Roger Krone, who heads Boeing Network and Space Systems, says one discriminator for his company’s Emarss bid was probably the use of Defense Receiver Technology (DRT), a signals-intelligence equipment manufacturer purchased by the company in late 2008. “We’ve been in the tactical [intelligence, surveillance and reconnaissance] area really for a couple of years,” Krone says, noting that much recent work has been on small-scale but strategic projects. “It has been a focus area for us. We just see it as a growth area.”
The newly acquired Argon ST, which specializes in communications and intelligence, also was an integral part of the Boeing campaign, he says. “We think the Boeing value added [was] inside the skin of the aircraft, not the aircraft piece,” Krone adds. Also, he declines to say where Emarss modification work would be completed.
Meanwhile, Air Force officials are wrapping up production of the last five MC-12W Project Liberty aircraft at L-3’s facility in Greenville, Texas. This plant’s performance was a major factor in the company’s proposal for Emarss.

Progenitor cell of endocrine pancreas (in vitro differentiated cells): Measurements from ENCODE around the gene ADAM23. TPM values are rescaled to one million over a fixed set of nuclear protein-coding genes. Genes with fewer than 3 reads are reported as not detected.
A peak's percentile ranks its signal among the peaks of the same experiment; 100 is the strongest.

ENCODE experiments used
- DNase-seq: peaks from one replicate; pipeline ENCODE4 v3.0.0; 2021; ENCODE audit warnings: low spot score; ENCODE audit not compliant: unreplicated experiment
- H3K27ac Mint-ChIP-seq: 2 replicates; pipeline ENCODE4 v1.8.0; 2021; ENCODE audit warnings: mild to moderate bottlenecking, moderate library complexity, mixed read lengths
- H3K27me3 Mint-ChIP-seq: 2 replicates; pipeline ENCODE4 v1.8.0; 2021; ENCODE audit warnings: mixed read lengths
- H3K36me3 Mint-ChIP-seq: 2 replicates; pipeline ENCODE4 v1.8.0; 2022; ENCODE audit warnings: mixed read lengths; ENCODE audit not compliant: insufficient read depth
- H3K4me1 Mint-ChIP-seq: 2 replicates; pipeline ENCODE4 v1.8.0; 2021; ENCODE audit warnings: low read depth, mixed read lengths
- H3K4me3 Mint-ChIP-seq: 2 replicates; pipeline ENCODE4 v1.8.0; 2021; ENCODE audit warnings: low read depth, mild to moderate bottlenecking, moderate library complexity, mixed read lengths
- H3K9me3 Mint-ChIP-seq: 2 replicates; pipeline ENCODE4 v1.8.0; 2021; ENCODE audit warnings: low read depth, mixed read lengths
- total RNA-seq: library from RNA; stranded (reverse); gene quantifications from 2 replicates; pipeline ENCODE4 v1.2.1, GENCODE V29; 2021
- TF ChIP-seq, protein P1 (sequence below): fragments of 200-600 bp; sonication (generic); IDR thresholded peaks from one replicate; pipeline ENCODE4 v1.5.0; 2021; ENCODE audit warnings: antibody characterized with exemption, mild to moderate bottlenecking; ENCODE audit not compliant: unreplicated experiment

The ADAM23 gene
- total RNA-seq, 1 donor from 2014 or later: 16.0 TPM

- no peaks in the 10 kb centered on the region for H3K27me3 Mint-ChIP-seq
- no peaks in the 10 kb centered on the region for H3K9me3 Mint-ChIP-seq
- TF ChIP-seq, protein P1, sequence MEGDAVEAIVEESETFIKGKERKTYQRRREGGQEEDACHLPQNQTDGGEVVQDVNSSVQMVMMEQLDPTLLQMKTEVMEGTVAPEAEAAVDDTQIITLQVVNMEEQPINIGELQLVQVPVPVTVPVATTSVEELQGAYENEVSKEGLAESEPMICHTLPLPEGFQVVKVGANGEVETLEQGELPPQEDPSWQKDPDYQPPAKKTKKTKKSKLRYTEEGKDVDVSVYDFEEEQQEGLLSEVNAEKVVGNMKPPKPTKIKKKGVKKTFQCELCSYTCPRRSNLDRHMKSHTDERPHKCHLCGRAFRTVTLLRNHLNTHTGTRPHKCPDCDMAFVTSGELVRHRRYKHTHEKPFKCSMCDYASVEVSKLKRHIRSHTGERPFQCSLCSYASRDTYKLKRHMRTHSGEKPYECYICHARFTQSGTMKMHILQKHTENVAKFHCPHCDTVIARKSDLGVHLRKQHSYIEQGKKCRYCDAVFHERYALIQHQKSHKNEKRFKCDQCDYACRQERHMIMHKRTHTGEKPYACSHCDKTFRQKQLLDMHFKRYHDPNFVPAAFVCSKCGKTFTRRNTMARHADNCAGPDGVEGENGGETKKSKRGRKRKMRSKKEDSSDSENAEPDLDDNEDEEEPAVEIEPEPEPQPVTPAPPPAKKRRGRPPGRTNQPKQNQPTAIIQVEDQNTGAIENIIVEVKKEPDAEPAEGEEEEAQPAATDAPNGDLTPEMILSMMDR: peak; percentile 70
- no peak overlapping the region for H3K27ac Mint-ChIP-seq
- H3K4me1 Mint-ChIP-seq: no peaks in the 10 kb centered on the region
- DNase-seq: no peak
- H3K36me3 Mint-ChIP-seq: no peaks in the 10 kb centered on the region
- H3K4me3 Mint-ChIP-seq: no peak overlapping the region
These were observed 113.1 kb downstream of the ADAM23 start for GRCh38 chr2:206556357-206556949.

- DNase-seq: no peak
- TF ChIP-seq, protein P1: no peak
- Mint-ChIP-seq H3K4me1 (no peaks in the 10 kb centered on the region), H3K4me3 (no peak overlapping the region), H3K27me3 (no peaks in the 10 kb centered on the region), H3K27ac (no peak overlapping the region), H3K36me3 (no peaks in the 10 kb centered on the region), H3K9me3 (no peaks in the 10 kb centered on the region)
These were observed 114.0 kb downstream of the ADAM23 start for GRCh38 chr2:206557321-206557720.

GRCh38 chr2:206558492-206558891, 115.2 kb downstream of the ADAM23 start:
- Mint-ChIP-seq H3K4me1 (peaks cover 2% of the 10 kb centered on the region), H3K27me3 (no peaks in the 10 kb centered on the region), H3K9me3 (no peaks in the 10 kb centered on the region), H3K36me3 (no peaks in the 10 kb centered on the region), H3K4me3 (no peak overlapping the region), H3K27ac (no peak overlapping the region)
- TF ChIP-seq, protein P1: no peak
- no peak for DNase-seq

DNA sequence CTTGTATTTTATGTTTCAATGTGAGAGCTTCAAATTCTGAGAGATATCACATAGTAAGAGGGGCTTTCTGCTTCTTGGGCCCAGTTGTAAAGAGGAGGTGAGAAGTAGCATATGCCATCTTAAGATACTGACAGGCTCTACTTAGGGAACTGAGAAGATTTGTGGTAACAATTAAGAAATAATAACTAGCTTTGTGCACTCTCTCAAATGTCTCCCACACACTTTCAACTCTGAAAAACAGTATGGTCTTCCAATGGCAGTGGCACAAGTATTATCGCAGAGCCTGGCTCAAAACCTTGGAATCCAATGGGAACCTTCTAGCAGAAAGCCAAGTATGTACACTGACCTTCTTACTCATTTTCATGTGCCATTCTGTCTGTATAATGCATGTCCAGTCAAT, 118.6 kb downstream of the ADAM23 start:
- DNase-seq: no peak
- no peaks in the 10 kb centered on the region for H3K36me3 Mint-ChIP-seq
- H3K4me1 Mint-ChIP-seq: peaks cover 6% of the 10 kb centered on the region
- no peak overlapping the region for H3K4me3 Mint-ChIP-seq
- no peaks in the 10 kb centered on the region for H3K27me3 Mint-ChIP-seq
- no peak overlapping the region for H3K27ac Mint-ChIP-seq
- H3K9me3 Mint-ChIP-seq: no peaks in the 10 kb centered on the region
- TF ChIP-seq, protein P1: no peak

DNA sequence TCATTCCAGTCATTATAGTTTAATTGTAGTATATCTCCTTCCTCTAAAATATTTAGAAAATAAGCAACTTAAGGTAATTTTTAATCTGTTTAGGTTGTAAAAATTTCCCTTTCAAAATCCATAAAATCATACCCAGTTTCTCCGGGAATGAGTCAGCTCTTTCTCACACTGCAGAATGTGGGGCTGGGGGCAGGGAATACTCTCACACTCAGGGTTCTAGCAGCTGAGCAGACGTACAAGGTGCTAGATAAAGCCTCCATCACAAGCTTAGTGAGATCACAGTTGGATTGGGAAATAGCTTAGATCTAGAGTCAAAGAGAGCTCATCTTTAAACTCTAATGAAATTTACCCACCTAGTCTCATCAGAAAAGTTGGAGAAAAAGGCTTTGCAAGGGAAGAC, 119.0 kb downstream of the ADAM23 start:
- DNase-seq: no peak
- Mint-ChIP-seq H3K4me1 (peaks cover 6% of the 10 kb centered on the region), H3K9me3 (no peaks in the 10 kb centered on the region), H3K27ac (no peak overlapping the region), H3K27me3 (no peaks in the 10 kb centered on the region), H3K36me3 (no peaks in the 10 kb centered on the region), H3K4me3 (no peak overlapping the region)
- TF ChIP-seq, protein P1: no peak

A government official says that 30 of 37 MC-12Ws are forward-deployed to Iraq and Afghanistan to support ground troops there. The remainders are used for training in Mississippi. The program was hastily initiated in July 2008 after Defense Secretary Robert Gates chided the Air Force for lackluster in-theater intelligence-collection. The first Project Liberty aircraft flew its first combat sortie in June 2009. The Pentagon plans to buy five more MC-12Ws; two for the Army and three for the Air Force. Though expected for delivery within a year, they are not yet on contract.
Meanwhile, the Air Force is continuing to experiment with various wide-area surveillance systems. One is the Blue Devil project. The aircraft component, dubbed BD-1, is fielded on the King Air 90 and includes a wide-area camera as well as signals-intelligence systems. The concept of operations calls for this system to track individuals using the FMV sensor based on sigint cues, such as cellular phone usage. SAIC is the prime contractor and the fleet will be contractor-owned and -operated.
Blue Devil adds to the wide-area surveillance capability on the earlier Air Force Angel Fire aircraft. The Blue Devil camera will provide a better swath size than Angel Fire and it adds an infrared capability (allowing for night operations looking for individuals planting IEDs) along with the sigint capability, according to another government official.